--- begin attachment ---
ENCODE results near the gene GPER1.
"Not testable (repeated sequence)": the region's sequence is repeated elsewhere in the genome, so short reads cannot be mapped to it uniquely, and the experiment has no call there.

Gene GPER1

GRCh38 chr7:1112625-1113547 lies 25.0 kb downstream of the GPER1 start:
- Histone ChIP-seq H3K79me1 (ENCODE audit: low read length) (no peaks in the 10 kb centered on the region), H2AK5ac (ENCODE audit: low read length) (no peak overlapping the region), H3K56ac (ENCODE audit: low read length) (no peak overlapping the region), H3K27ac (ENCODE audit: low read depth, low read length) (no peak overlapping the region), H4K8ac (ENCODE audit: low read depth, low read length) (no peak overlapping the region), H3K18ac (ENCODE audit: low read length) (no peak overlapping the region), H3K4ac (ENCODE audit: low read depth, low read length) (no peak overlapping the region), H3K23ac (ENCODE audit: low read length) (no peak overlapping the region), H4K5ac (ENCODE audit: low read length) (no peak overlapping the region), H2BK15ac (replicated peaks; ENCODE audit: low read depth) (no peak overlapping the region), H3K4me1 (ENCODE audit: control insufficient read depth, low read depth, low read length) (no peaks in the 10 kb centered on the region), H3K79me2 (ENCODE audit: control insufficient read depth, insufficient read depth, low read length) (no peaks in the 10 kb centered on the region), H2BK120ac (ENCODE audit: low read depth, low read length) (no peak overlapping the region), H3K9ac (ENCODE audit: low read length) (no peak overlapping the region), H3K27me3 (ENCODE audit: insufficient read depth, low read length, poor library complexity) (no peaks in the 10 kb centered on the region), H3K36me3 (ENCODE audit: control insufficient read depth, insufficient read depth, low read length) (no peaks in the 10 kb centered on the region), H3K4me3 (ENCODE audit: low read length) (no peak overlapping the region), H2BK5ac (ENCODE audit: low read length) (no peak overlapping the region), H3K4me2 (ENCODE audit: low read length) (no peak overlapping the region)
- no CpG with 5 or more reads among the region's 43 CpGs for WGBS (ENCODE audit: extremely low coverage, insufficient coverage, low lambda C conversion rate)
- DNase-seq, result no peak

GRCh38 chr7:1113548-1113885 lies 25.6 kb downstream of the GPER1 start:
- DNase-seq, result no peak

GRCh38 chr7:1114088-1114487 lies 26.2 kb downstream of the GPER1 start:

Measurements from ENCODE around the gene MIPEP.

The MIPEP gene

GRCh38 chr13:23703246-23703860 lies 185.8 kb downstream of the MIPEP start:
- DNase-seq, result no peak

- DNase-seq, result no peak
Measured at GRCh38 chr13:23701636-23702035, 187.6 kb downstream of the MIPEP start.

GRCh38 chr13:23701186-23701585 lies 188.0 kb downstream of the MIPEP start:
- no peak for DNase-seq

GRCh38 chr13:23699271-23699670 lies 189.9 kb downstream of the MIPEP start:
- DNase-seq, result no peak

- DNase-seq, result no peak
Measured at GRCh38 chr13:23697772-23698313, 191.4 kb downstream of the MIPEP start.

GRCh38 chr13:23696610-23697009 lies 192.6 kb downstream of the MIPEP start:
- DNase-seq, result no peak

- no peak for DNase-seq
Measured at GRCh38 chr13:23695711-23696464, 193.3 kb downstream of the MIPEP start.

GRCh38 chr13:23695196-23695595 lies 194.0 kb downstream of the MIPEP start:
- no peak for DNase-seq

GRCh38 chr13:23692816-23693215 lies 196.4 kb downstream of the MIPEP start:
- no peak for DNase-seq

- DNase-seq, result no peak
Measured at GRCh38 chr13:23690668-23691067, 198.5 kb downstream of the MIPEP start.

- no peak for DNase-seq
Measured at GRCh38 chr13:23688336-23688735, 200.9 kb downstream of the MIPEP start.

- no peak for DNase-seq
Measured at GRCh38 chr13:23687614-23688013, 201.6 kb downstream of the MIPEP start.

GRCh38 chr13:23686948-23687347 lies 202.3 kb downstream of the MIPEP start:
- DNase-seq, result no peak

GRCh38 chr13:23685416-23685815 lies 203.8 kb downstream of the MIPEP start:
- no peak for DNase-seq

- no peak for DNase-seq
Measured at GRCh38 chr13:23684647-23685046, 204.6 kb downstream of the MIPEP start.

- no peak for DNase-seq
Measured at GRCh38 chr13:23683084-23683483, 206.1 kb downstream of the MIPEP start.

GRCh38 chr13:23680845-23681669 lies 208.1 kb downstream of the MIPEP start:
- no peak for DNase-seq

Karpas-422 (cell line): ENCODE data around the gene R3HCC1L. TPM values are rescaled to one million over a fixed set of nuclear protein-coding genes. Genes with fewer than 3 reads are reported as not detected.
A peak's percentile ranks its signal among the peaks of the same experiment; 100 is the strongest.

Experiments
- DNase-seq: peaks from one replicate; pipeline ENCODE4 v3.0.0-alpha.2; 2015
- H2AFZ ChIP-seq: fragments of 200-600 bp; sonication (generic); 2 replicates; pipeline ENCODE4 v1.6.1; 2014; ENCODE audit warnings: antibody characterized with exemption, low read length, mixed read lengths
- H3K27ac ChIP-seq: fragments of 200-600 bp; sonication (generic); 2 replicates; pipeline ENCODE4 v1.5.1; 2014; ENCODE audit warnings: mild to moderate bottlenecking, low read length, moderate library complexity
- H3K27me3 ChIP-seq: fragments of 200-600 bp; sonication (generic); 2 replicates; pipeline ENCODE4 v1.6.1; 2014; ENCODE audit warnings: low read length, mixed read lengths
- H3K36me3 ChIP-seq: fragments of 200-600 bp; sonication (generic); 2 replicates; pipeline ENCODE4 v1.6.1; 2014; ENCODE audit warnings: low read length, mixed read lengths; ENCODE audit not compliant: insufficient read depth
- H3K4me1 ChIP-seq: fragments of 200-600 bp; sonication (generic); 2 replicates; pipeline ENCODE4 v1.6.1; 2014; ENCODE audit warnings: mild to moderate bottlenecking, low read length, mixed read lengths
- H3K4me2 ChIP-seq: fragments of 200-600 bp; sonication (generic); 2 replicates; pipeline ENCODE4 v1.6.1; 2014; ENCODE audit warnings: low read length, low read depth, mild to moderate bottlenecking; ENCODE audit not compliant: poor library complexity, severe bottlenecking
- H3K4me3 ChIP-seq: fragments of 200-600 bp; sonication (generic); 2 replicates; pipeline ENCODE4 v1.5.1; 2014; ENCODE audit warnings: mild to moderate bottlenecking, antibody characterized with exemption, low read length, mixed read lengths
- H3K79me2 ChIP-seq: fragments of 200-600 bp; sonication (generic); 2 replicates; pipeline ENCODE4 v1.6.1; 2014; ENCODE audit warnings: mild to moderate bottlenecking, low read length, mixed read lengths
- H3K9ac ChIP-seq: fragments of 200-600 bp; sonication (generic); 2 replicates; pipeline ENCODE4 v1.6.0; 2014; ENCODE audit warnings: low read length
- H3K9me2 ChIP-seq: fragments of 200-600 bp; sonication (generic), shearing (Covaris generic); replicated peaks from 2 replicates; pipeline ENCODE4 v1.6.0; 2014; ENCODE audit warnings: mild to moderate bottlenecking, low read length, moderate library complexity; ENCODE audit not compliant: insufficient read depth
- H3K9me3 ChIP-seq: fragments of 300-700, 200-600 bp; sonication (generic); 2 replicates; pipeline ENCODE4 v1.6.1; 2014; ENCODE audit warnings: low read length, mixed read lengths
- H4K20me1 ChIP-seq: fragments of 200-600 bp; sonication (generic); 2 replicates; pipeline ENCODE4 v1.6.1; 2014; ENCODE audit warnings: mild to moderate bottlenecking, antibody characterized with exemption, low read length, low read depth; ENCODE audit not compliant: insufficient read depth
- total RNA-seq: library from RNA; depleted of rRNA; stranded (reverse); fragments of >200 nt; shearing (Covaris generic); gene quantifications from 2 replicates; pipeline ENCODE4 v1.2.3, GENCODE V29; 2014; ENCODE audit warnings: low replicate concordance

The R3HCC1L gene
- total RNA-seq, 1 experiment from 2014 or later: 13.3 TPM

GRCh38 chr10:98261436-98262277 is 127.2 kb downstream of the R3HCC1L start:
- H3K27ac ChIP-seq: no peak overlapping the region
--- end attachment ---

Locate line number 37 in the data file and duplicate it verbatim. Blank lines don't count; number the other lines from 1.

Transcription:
GRCh38 chr13:23686948-23687347 lies 202.3 kb downstream of the MIPEP start: